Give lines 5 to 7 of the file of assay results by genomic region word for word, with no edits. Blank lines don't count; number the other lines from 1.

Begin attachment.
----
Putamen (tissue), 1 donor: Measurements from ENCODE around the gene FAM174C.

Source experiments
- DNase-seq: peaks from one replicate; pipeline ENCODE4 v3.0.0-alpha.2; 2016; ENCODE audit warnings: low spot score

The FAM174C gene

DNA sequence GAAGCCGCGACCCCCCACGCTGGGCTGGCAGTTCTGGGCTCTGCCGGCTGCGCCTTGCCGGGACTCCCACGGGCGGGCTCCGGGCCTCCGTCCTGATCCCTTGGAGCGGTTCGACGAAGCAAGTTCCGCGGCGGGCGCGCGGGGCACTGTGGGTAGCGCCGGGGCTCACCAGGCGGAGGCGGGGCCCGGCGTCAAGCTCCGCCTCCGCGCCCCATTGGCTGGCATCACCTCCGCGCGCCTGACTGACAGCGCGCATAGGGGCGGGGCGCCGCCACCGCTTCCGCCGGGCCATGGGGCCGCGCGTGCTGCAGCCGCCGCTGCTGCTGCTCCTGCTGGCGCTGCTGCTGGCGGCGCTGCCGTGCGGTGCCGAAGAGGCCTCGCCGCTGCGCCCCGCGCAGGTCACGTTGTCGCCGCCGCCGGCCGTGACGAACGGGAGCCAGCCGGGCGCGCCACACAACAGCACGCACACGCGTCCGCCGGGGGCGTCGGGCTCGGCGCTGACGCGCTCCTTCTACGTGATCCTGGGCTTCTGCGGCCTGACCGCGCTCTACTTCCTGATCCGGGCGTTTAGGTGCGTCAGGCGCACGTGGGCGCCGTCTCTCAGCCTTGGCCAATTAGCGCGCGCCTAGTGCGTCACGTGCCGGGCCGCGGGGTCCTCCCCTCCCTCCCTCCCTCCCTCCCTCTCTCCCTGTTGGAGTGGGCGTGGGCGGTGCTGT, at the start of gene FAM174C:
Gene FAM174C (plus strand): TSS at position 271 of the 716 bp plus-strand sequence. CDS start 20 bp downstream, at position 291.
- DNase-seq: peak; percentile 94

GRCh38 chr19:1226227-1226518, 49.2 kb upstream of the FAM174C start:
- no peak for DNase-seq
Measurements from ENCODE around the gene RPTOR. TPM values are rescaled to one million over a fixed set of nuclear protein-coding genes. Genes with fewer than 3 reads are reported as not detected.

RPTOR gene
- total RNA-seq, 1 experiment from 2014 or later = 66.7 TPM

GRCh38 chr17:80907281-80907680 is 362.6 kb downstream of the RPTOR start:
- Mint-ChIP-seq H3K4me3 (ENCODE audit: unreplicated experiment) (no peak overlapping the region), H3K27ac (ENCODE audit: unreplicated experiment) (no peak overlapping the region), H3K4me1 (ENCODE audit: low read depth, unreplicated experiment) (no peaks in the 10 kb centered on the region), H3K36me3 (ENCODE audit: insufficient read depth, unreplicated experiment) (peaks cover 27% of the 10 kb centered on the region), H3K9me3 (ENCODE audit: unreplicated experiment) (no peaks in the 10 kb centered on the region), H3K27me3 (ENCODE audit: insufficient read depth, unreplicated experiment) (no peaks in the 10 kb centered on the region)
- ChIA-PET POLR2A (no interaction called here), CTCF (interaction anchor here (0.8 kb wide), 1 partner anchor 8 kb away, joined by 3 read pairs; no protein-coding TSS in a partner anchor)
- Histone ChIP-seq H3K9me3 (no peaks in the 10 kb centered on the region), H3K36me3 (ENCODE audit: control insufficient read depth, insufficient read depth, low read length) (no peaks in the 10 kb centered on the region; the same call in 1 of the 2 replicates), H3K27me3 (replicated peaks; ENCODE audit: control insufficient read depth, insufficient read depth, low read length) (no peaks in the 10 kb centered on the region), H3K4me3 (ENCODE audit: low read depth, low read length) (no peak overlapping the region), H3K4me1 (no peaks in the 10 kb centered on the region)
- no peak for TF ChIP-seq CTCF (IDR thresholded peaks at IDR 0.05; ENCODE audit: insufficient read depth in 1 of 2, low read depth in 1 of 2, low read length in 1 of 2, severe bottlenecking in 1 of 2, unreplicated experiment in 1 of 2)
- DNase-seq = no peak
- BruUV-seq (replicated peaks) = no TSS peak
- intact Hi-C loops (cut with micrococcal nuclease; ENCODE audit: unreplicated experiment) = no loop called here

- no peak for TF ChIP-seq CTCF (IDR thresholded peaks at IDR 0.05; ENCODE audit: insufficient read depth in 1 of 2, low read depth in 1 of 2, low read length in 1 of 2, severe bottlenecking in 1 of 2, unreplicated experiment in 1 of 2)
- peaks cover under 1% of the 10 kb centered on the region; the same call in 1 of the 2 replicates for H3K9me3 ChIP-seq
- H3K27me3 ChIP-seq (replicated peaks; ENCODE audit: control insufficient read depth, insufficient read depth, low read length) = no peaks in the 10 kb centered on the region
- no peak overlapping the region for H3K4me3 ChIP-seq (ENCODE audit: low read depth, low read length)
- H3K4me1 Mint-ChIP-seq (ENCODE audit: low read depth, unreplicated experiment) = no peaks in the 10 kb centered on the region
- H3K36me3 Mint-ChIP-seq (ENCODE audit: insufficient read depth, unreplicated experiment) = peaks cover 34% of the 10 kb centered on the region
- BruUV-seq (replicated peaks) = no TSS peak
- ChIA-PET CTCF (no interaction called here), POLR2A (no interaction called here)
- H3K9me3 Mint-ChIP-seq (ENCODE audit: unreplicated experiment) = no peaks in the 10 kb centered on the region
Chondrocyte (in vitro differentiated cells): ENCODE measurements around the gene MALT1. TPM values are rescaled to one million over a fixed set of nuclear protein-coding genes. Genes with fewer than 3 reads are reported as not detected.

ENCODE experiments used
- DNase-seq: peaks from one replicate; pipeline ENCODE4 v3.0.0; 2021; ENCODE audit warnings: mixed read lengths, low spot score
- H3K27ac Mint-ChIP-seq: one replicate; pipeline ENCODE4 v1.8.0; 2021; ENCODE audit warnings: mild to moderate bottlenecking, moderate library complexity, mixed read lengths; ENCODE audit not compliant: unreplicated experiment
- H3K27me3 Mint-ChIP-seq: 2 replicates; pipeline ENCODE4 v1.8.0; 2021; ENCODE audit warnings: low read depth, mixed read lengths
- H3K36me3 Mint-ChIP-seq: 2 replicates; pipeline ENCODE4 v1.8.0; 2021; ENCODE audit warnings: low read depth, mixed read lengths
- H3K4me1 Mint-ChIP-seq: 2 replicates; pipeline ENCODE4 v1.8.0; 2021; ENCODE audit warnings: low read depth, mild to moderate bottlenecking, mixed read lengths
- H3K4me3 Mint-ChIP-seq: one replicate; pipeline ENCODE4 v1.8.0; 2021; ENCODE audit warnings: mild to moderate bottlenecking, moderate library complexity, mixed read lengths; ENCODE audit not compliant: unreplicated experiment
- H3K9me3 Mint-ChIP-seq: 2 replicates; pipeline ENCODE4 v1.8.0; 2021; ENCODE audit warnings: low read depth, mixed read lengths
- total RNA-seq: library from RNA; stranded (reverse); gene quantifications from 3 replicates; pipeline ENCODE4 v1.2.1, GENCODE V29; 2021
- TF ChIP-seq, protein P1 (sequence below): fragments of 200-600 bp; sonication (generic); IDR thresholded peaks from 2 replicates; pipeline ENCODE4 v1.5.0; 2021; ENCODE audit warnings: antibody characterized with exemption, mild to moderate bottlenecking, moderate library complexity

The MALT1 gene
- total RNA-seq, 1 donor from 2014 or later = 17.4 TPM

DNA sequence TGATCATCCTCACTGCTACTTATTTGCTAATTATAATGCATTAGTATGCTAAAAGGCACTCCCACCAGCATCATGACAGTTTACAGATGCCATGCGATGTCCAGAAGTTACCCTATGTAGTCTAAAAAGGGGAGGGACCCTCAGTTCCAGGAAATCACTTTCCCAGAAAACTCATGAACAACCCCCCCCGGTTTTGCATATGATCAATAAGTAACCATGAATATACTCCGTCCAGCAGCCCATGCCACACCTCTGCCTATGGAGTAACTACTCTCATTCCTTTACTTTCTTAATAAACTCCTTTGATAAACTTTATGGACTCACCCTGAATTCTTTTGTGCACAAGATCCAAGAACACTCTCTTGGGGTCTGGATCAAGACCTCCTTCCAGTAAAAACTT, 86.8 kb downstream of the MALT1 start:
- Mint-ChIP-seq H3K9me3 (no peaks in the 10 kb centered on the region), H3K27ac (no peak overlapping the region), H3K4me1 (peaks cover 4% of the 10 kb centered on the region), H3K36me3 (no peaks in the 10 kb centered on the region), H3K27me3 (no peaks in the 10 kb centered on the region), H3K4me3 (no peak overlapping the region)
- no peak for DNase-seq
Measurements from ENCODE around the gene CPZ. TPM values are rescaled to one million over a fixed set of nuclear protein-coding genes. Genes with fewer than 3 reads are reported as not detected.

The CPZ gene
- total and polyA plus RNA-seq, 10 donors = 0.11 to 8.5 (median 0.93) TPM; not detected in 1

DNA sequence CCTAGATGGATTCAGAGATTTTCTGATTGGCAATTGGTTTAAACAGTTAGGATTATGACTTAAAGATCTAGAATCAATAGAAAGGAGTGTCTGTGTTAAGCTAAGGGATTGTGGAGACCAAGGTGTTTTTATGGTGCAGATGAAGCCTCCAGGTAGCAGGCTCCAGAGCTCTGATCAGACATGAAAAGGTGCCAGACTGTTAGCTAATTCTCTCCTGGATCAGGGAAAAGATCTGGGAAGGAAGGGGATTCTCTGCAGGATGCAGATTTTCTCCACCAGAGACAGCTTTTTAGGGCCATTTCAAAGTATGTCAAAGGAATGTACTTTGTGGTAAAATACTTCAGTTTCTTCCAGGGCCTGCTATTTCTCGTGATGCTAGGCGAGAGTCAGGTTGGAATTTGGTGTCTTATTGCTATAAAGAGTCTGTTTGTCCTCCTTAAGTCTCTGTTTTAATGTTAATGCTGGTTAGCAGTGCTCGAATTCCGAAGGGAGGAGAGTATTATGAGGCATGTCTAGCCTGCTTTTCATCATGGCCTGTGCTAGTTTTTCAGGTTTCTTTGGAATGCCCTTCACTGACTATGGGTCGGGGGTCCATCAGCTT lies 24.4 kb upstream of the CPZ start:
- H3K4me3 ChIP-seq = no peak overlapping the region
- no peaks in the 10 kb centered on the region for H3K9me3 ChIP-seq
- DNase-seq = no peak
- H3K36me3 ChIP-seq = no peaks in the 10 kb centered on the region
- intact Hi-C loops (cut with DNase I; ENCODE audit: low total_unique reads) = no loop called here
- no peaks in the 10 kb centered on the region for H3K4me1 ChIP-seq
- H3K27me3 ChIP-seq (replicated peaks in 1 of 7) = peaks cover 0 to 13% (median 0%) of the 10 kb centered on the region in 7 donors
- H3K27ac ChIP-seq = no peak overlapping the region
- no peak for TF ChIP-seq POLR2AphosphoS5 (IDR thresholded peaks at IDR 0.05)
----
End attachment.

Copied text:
DNA sequence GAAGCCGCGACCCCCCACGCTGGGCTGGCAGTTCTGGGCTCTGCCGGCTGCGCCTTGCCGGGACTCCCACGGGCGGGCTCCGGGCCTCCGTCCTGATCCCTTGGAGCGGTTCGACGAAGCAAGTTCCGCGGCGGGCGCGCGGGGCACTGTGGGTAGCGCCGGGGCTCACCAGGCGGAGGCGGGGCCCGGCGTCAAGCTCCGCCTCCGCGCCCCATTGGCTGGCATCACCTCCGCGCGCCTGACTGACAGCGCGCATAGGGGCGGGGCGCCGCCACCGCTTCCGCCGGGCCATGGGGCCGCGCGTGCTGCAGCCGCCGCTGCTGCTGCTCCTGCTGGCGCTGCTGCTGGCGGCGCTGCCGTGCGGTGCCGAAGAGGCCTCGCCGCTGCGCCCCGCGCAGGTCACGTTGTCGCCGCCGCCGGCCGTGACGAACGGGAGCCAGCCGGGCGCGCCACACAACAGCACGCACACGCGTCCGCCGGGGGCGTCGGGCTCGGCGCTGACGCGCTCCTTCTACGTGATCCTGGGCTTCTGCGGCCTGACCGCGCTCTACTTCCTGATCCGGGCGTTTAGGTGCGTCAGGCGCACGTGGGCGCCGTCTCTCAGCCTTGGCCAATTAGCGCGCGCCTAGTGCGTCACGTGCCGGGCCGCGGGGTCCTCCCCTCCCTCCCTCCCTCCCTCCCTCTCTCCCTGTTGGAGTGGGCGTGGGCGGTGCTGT, at the start of gene FAM174C:
Gene FAM174C (plus strand): TSS at position 271 of the 716 bp plus-strand sequence. CDS start 20 bp downstream, at position 291.
- DNase-seq: peak; percentile 94